A few months ago, we had the pleasure of responding to an RFI that not only had the typical methodology and vendor information requests but also had a number of really thoughtful questions aimed at sussing out expertise and philosophy. Taxonomy can be more of an art than a science in a lot of cases and its important to find a taxonomist that you feel gets your situation and has the same taste in “art” as you do.
One or two of these questions forced us to really sum up some of the key success factors that affect a corporate taxonomy project.
- What Corporate Metadata Model and Taxonomy “Best Practices” should be considered?
- What “approaches” do you recommend for implementing a Corporate Metadata Model and Taxonomy (including brokering common language, helping different communities communicate with each other without giving up their identity, supporting our discovery processes, etc.)?
Taking both of these together, we can say that successful taxonomy and metadata projects depend on a number of key factors and best practices:
- How well stakeholders and core users understand and buy into the concepts of taxonomy and metadata, and are engaged throughout the process Education and stakeholder engagement are instrumental in any taxonomy project. Making metadata and taxonomy implementation successful in any system or process design requires a core group of people who really “get it” and are willing to stand behind requirements and design recommendations. Users who will be asked to apply metadata must understand the benefits or functional imperatives behind the use of shared language before they will be willing to comply.We recommend making stakeholder education a priority, starting early and continuing throughout the life of the project to create a baseline of understanding. We also advocate involving system users in the design process as much as possible to ensure a sense of ownership and feeling that any taxonomy and metadata structures have been built “by us, for us”, rather than imposed. Involving users in activities such as card sorting, requirements gathering and review helps create this sense of engagement that can last well beyond the end of the project.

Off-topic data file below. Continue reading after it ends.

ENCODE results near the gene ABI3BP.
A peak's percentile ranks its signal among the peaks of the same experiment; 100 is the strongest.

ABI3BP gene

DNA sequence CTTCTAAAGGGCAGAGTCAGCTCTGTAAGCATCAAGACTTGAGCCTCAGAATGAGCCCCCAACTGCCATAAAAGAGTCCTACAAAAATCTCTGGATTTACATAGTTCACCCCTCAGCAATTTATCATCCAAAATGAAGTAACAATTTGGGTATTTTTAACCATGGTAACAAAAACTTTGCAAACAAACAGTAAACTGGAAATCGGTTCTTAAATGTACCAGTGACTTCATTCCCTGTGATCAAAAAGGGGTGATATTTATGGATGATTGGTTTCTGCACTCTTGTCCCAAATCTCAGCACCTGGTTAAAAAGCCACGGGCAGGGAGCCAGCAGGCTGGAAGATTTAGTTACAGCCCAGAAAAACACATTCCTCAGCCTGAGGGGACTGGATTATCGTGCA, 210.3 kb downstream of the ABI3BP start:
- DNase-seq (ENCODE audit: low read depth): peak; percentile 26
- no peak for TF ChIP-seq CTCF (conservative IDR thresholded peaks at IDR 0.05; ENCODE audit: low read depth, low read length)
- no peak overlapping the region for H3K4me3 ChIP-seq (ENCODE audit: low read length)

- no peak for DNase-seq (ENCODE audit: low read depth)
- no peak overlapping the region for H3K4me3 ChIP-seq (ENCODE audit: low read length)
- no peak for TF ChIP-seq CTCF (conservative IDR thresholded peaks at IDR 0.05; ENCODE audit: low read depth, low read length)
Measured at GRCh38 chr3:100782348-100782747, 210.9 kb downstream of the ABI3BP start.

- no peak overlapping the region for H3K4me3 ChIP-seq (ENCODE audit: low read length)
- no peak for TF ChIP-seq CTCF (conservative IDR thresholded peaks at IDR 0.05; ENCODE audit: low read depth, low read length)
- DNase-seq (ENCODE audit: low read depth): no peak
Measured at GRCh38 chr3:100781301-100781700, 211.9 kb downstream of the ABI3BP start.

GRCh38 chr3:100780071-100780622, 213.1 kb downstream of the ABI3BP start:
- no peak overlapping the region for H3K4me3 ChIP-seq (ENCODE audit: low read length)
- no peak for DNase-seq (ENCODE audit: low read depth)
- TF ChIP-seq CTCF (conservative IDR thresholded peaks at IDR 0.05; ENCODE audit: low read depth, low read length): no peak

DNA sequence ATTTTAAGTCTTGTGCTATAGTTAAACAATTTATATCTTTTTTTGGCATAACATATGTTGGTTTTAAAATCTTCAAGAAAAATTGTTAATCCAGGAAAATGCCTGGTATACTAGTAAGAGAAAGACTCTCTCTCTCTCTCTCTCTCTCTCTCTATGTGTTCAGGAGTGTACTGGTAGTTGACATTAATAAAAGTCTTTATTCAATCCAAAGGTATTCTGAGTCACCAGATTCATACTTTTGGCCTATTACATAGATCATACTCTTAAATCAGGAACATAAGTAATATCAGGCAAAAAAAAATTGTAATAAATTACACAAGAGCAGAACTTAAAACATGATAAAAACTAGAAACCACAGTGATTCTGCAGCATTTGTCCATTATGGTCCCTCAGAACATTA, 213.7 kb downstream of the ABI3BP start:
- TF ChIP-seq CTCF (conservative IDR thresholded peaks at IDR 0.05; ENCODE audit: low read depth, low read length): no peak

- How well the taxonomy and metadata is integrated into the overall information management strategy and content lifecycle A taxonomy and metadata strategy must fit into and support the organization’s overall plans for information management. To make sure that all the right stakeholders are involved early enough in the process to help guide direction, you have to have a sense of what the taxonomy’s role will be in enterprise standards, systems and processes.From a technological perspective, an evaluation on how in-flight and planned IT initiatives affect the scope of the taxonomy is necessary – how it will be implemented in future systems or interact with legacy systems. From a process perspective, there must be a vision for how the taxonomy will be factored into such enterprise initiatives such as records management and collaboration.
- How pragmatic the taxonomy and metadata models are, in relation to functional needs and technological constraints/opportunities